Rio de Janeiro city councillor Marielle Franco was killed by militiamen who believed she could have interfered with affairs linked to the falsification of land documents in the west of the city, Public Security secretary Richard Nunes told Estadão newspaper.
These vital leads in the investigation of her murder were revealed in an exclusive interview published this morning, December 14, with the Brazilian daily.
Franco was brutally murdered in a planned assassination that took place on March 14 of this year, whilst travelling home from a political event by car. The city councillor suffered fatal gunshot wounds which also took the life of her driver, Anderson Gomes.
Her death shook the Brazilian population to its core, for the most part, because of the principles Franco stood for as a city councillor and politician. Franco was a black, gay, middle-aged woman who was raised in a favela, and she used her career to fight for the rights of the minorities she represented.
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From the moment she was murdered, it was suspected that the motives behind her assassination might have been linked to the work she carried out. Franco was an advocate for minority rights and Rio’s favela communities, many of which are controlled by militia groups.
In the end, as Public Security secretary Nunes explained, it was these groups who ordered her killing.
Brazil’s armed militia groups are composed almost entirely of retired military policemen who have decided to take security into their own hands. In Rio, they tend to compete with organised crime factions for control of the city’s poorer areas.
“What I understand today is that the criminals overestimated the role the city councillor could have played [in the affairs linked to falsification of land documents],” Nunes told Estadão.
At the time of her death, Franco was working in an area of Rio controlled by militiamen, where economic interests had been brought into play over land disputes, he explained. As she started to question the relationships within the community, the interests of militia groups were automatically affected and, believing that Franco might put them at risk, the groups found reason to target her.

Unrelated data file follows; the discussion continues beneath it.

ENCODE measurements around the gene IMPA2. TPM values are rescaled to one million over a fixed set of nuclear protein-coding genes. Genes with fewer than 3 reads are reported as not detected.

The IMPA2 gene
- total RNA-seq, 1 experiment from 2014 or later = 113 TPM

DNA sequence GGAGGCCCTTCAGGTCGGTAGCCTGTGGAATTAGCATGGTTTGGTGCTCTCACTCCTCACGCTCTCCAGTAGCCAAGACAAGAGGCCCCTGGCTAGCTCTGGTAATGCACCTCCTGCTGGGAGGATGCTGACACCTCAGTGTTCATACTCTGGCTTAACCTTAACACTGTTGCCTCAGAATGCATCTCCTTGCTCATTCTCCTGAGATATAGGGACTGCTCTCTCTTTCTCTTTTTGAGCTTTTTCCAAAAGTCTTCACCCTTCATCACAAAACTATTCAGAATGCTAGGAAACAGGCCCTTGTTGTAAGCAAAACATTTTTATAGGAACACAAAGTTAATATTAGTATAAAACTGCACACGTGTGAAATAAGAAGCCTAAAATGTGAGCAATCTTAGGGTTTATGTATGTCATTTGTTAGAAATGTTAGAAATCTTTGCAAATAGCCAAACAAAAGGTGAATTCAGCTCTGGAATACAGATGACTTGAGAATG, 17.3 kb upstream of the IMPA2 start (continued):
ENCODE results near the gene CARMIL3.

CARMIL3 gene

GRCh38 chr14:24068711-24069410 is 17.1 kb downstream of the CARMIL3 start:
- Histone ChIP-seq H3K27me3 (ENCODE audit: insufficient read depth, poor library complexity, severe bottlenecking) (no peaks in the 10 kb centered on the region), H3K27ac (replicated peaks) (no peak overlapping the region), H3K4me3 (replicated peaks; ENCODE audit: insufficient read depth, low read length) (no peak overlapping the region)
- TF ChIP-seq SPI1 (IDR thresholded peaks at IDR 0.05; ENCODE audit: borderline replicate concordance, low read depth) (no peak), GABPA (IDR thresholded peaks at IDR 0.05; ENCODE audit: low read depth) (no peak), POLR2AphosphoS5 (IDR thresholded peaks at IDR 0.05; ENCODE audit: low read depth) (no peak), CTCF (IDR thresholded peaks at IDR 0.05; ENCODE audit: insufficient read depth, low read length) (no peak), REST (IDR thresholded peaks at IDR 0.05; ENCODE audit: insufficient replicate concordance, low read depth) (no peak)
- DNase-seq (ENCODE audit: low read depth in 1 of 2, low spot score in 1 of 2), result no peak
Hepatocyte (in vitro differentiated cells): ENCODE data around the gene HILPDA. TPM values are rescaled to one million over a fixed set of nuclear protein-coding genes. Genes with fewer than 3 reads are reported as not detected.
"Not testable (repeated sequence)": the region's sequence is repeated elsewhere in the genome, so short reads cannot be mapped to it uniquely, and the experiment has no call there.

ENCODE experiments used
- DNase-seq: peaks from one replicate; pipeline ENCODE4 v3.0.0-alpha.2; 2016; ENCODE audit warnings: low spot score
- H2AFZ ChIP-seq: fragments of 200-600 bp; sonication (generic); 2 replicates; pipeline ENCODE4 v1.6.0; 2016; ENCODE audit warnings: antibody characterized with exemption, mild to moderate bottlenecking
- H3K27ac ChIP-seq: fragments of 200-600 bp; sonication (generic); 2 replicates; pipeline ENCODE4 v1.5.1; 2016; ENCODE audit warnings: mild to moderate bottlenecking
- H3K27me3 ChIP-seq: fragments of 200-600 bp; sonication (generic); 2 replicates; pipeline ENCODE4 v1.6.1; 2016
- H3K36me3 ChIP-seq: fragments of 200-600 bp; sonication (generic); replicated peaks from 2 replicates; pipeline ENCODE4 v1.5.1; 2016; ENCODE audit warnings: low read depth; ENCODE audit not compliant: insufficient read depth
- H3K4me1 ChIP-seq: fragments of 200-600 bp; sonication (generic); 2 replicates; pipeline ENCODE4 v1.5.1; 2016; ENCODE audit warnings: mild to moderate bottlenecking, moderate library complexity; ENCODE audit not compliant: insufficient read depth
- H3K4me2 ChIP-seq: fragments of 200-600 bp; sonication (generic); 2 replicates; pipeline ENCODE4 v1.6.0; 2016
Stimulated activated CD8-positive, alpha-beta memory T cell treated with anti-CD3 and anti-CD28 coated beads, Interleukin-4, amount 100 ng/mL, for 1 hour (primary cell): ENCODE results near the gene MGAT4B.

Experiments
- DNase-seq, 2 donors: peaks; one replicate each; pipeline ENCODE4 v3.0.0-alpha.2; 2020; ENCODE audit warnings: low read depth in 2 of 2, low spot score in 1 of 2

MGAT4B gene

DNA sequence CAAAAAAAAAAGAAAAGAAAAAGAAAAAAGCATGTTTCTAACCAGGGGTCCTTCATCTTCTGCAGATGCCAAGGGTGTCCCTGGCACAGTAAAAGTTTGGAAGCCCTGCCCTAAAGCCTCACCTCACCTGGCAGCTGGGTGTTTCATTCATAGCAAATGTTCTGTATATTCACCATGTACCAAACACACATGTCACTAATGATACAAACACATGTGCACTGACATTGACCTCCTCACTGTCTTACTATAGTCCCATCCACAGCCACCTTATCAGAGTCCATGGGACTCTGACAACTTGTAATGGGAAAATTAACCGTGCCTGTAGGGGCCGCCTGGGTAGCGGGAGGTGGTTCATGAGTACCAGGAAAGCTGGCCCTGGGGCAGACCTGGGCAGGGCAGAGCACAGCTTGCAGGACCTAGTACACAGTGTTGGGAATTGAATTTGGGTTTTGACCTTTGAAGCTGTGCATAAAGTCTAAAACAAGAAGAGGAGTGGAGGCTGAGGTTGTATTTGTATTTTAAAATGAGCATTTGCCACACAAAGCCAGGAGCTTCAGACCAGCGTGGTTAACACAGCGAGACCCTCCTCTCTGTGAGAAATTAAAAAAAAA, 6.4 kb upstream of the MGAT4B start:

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Public security secretary Nunes also confirmed that the crime had been in planning since 2017, long before President Michel Temer announced the introduction of military policemen into Rio’s favelas to restore law and order. With this in mind, therefore, theories suggesting that Franco’s assassination might have been linked to her public criticism of military intervention are null and void.
When asked whether the militia now represent more of a danger than organised crime groups, Nunes replied, “I think they are equal.”
“What is dangerous about the militia is the way in which they explore their determined activities,” he said. “They are more insidious. However, drug trafficking factions have adopted militia practices and vice-versa. So, as security secretary, there is no way of establishing a different level of risk. As soon as the militia start accepting drug trafficking business within the communities they operate in, and when drug traffickers also dedicate themselves to types of crime similar to those the militia have carried out, I think the scenario indicates that we have to combat both of these criminal movements with the same intensity.”
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According to a report by the Associated press, Rio’s police force has now served several warrants for arrest, search and seizure in connection with Franco’s death. However, as Nunes explained in conversation with Estadão, it is possible that some of the suspects responsible for her death may already be dead.